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NHS Grampian team launches programme to help teachers support pupils with ADHD

By Kyle Ritchie

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NHS Grampian’s Child and Adolescent Mental Health Service has launched a new programme to help teachers and school staff better support pupils with ADHD.

The first session of the online training group took place in May, with around 120 teachers taking part from across the region.

The initiative is based on a very successful programme which has been open to parents of children and young people with ADHD who are being supported by CAMHS and Child Community Health teams.

Fiona Rennie and Malaina Taylor at CAMHS in Aberdeen.
Fiona Rennie and Malaina Taylor at CAMHS in Aberdeen.

Facilitated by specialist nurses and psychlogy clinicians, PINC (Parents In Control) has been running for the last 12 years as part of their children’s treatment pathway. The programme was first created by clinicians in NHS Fife.

Advanced psychology practitioner Malaina Taylor said: “We have learned a huge amount from running the groups with parents and their feedback is always so positive.

“Parents can learn from each other too, and we’re hoping that this new programme for teachers will offer similarly strong peer support as well as expert advice.

“Over the years we’ve been asked things by parents like ‘do schools/teachers know this?’ and we realised there was an opportunity to share some of our knowledge and understanding more widely.

“Colleagues from our local councils responded to the idea with a lot of enthusiasm and we’re really pleased with how well-received the first event was.”

Participant feedback included: “We are already considering this in school and with parents – game changer.”

And: “The course was well designed: giving information on the causes as well as practical understanding of an ADHD person's barriers and then tried and tested suggestions for ways to support them.”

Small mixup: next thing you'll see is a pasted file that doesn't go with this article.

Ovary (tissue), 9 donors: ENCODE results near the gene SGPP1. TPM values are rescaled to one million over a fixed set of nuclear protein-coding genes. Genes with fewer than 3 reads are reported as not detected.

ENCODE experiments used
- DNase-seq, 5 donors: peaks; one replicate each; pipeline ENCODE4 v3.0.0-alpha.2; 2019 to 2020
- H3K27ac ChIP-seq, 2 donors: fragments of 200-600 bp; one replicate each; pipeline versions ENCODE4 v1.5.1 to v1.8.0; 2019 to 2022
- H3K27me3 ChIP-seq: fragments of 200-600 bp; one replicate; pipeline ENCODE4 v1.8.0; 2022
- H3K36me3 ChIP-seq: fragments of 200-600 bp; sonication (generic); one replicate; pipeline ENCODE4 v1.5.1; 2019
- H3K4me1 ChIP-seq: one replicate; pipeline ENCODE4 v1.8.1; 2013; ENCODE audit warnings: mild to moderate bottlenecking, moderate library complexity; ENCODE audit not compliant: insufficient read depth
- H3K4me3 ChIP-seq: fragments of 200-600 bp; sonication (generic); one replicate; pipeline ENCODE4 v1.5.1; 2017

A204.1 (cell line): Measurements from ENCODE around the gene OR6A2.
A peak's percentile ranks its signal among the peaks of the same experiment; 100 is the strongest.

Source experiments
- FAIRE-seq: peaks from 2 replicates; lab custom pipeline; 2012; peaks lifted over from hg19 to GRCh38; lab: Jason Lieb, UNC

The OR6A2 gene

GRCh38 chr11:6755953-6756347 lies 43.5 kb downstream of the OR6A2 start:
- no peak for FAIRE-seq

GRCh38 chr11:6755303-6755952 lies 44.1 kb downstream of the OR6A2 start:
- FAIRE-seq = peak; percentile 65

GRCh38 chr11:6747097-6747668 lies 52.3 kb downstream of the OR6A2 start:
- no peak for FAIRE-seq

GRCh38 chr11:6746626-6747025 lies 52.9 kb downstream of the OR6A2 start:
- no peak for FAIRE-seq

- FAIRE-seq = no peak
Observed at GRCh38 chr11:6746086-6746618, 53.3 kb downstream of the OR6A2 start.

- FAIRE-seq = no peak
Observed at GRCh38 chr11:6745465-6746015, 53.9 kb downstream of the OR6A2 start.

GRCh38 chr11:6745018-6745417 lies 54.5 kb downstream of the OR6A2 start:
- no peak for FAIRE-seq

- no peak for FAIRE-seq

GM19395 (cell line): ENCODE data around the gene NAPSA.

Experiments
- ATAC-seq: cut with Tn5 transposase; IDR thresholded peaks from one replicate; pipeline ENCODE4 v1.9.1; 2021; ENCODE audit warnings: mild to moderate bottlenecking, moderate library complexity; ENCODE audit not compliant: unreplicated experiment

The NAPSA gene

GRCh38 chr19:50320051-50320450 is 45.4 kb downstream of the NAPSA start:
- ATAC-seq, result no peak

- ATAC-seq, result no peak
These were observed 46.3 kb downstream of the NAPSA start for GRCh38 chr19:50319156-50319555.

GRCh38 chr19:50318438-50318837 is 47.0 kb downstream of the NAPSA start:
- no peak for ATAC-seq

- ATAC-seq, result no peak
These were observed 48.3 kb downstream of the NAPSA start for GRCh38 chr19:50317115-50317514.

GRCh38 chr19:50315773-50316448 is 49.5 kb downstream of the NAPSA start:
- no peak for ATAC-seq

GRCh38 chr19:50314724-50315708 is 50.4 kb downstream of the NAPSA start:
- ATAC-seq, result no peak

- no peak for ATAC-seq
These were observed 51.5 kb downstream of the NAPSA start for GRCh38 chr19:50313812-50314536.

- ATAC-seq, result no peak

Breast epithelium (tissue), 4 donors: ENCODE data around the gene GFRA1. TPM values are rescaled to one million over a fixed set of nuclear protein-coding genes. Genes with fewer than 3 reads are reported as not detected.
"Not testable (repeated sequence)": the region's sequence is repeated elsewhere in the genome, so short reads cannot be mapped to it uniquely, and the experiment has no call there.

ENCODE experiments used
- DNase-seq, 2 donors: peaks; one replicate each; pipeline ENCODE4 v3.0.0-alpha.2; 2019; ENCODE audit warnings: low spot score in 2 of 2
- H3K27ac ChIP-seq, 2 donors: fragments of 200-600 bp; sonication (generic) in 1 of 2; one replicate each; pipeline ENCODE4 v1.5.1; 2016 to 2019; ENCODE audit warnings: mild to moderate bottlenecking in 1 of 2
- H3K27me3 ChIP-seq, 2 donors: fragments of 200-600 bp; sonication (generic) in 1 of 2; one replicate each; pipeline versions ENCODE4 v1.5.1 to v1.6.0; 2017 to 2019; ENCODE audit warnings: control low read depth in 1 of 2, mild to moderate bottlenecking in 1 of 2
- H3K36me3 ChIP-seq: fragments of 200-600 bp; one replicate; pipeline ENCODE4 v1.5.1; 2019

Specialist nurse Fiona Rennie was a paediatric nurse for many years before specialising in managing children with ADHD.

She said: “The evidence we’ve gathered over time shows events for parents to come together make a difference to families. We hope the teachers’ version will have the same impact.

“A lot of it is about developing a common understanding of the difficulties children and young people with ADHD face – why it might make it difficult to sit in a classroom, the science behind the behaviour and why some days might be better than others.

“Even small things, like movement breaks or allowing a child to fidget, can make a difference.

“We’re helping people to think about how we can work with a child’s strengths, rather than battling with things they can’t manage.

“It’s also important we come from a place of acceptance and empower kids to be part of conversations about what helps.

“Children and young people with ADHD often mature emotionally later than their peers but things do get better.

“In just the same way as you’d offer that wee bit more support if your child needed it with walking or talking, we can help parents and teachers build extra scaffolding around those who need it.”

A range of resources to support parents, teachers and children and young people learn more about ADHD is available on the NHS Grampian CAMHS webpages.

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